That thinking can be detrimental for organizations that want to achieve maturity with data streaming. In such cases, I've always recommended that organizations identify a data streaming use case that will solve a challenging problem for the business and then find a business partner to help you implement that use case the right way.
Being able to tell other teams, "I can give you the data to solve your customer or business problem in seconds," that's powerful. Once your internal users get a taste of that—getting access to data when it arrives and having the data move through ten different systems or reports in seconds—they'll come to you and ask for more. That's what we did at Mr. Cooper.
Leadership constantly challenges to improve processes, efficiencies, and the customer experience. Build a minimum viable product for a high-priority use case and prove how the TCO and ROI compare to what you're doing today. That's how you can demonstrate exactly what the business will gain from real-time data.
Addison: A data streaming platform lends itself so well to a distributed model, but we often see organizations. What can data engineering teams do so that they still have control necessary to govern data effectively without becoming a blocker?
Noble: For Mr. Cooper, we’ve focused on building a streaming platform that is centrally governed but in a federated partnership model with application engineering teams. To that end, we have a streaming center of excellence (CoE) at Mr. Cooper, with my distinguished engineers and architects running the show. We also include representatives from other business units and our application teams because they are the ones who have to leverage the platform.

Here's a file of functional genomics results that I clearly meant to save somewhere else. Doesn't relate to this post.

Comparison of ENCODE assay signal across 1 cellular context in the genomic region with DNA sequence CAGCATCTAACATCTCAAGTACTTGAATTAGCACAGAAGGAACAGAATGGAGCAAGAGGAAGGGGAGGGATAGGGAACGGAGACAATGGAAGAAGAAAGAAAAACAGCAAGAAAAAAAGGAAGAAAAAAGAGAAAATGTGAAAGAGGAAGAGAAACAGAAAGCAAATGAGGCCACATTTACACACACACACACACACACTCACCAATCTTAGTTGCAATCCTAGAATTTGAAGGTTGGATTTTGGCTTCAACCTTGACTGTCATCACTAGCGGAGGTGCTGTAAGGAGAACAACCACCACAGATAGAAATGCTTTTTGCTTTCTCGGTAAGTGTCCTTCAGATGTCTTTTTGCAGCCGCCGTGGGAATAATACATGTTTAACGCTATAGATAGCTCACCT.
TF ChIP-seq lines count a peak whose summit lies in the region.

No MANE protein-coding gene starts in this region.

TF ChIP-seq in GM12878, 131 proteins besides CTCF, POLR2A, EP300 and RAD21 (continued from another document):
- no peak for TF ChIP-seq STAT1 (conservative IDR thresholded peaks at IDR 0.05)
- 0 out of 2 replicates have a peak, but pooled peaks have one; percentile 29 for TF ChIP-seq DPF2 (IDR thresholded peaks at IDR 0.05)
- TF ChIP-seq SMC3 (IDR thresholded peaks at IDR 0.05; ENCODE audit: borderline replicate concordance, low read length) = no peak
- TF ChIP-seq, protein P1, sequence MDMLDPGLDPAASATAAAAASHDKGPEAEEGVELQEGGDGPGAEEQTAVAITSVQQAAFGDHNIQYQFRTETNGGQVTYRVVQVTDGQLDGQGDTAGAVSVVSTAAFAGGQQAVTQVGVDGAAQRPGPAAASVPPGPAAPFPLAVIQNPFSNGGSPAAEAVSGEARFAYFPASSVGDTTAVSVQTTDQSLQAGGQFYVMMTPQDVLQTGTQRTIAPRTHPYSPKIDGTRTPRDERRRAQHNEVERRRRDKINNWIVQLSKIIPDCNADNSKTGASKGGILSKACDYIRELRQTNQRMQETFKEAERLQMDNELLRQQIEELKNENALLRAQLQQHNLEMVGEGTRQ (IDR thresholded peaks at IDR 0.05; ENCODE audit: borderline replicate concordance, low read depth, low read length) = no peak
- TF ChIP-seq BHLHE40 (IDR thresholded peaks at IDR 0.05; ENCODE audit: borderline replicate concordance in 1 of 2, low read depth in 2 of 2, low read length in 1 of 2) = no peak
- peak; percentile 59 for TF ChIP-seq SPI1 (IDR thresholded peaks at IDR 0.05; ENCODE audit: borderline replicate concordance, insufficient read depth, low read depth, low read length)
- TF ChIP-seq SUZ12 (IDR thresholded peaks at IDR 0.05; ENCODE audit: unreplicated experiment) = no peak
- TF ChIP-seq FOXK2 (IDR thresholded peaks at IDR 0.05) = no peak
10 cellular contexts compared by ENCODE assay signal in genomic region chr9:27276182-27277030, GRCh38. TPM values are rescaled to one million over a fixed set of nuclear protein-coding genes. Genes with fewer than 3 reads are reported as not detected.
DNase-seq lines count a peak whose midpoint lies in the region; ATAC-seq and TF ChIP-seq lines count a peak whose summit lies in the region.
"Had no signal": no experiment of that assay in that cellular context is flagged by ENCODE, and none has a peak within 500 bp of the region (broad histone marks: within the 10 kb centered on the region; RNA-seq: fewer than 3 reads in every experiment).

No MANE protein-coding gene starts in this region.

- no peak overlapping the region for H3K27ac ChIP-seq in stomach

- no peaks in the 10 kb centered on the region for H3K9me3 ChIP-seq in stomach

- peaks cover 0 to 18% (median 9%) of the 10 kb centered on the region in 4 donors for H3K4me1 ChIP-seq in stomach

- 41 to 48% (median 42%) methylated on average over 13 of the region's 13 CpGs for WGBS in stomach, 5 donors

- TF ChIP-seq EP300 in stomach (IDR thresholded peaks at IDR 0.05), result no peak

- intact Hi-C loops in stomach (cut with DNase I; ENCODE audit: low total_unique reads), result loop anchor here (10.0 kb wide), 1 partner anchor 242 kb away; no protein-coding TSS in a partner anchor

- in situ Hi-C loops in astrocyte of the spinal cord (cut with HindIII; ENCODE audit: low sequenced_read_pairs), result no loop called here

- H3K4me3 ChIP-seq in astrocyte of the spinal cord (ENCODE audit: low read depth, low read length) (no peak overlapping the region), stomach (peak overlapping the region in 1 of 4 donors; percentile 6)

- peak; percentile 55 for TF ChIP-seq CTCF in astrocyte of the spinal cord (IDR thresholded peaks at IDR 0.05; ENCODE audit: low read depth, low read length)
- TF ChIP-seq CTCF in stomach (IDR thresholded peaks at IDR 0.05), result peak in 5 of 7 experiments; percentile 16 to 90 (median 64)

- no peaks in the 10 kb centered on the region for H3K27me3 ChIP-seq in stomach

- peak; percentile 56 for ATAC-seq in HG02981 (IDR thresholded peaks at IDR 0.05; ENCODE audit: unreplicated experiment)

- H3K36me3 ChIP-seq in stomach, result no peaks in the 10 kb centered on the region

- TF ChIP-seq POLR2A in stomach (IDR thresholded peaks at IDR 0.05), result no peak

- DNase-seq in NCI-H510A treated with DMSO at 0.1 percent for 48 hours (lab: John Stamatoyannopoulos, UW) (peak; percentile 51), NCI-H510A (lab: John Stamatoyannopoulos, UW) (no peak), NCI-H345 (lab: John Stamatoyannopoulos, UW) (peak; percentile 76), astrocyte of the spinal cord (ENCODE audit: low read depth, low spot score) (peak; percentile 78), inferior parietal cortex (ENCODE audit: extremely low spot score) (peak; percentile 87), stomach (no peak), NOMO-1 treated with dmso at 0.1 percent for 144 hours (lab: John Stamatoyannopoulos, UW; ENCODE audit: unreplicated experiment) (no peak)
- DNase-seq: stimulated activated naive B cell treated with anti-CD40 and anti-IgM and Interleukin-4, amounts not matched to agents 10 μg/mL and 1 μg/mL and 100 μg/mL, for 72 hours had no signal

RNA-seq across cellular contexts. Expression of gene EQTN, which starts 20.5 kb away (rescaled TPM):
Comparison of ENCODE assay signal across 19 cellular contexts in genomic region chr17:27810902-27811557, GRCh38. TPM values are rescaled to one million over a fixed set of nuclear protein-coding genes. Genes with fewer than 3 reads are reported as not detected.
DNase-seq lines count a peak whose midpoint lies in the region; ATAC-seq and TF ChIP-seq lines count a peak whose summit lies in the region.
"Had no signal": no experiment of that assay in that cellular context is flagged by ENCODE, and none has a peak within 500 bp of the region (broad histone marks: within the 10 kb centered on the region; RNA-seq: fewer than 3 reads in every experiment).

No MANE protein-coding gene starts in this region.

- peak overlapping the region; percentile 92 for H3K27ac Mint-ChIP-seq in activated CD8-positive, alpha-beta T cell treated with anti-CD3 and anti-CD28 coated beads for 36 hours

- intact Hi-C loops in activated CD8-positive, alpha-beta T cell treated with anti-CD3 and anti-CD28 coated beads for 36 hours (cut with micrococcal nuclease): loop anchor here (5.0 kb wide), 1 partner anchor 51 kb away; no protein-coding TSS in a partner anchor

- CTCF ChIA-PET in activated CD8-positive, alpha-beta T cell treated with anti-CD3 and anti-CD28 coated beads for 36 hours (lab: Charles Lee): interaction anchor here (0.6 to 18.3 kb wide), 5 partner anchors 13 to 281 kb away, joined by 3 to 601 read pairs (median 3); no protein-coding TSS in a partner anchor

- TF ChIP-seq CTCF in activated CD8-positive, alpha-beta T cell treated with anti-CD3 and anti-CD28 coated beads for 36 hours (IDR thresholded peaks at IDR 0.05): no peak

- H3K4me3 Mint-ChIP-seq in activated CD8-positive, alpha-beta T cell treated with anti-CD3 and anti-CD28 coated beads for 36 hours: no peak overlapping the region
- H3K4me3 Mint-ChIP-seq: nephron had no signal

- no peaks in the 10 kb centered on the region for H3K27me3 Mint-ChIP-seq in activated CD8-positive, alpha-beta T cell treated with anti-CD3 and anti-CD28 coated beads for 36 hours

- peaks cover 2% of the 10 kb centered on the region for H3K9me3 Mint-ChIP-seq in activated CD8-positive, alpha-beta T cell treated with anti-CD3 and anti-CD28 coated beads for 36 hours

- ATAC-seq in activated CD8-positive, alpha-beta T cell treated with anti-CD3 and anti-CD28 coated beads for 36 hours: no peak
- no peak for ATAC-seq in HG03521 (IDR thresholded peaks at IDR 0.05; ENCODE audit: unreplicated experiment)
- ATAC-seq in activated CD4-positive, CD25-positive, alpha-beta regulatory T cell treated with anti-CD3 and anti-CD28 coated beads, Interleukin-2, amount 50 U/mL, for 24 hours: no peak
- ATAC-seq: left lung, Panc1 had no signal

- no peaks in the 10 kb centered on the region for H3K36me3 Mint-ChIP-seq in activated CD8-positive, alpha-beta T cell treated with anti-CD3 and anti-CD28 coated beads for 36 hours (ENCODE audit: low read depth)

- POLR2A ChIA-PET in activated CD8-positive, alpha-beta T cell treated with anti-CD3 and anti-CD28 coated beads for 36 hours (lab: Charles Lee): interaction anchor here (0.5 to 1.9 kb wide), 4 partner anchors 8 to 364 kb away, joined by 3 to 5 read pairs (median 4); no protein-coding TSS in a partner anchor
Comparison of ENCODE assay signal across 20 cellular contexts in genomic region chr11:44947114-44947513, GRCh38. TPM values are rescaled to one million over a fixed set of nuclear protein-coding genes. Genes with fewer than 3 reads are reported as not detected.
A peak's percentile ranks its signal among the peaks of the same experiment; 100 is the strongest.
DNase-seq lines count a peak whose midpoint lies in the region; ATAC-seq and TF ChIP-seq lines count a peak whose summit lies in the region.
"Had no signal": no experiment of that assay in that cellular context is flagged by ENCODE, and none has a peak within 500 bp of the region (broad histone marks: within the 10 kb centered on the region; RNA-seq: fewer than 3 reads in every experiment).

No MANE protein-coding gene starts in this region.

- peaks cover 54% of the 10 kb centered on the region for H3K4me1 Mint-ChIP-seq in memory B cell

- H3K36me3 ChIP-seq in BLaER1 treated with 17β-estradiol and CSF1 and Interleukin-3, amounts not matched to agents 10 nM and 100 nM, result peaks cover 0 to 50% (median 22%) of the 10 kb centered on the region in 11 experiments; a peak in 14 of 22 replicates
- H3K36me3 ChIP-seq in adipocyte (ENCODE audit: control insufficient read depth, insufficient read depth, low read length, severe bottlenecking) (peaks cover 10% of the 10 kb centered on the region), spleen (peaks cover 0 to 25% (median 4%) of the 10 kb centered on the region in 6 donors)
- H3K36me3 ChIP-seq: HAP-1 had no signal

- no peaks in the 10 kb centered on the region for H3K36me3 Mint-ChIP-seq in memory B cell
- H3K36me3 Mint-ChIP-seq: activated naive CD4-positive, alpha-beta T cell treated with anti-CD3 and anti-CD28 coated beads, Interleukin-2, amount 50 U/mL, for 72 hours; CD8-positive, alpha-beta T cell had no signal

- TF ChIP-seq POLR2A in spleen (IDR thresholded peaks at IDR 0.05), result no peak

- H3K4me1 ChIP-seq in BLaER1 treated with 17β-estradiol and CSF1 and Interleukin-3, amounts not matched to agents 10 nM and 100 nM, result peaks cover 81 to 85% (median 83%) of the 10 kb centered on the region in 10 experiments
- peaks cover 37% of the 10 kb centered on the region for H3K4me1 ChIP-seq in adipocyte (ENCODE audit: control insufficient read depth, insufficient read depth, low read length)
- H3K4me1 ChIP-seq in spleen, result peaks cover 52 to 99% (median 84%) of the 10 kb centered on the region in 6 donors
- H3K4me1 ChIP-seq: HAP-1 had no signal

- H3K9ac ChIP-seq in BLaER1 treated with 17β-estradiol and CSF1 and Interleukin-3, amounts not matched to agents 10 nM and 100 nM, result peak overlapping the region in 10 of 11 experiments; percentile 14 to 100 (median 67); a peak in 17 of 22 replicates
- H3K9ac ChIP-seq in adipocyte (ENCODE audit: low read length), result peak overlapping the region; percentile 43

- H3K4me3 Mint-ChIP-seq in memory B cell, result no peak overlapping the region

I always encourage tech leaders to build a streaming CoE. Once you have this group organized, you can quickly identify and rectify the problems getting in the way of real-time data consumption and processing, prioritize projects, and get the most value from your data streaming platform.
A few key areas that I would recommend to other organizations who are looking to scale the real-time platform is to Establish clear guidelines and standards, Implement an event catalog and governance process, Foster a culture of collaboration with different application teams, Monitor and optimize the performance, Enable an observability and monitoring process.
See how innovators like Noble Job and organizations like Mr. Cooper are realizing the value of real-time data with stream processing: sign up to attend the Data in Motion Tour 2023 in a city near you.
To learn more about how data streaming transforms financial services, visit our financial services solutions page.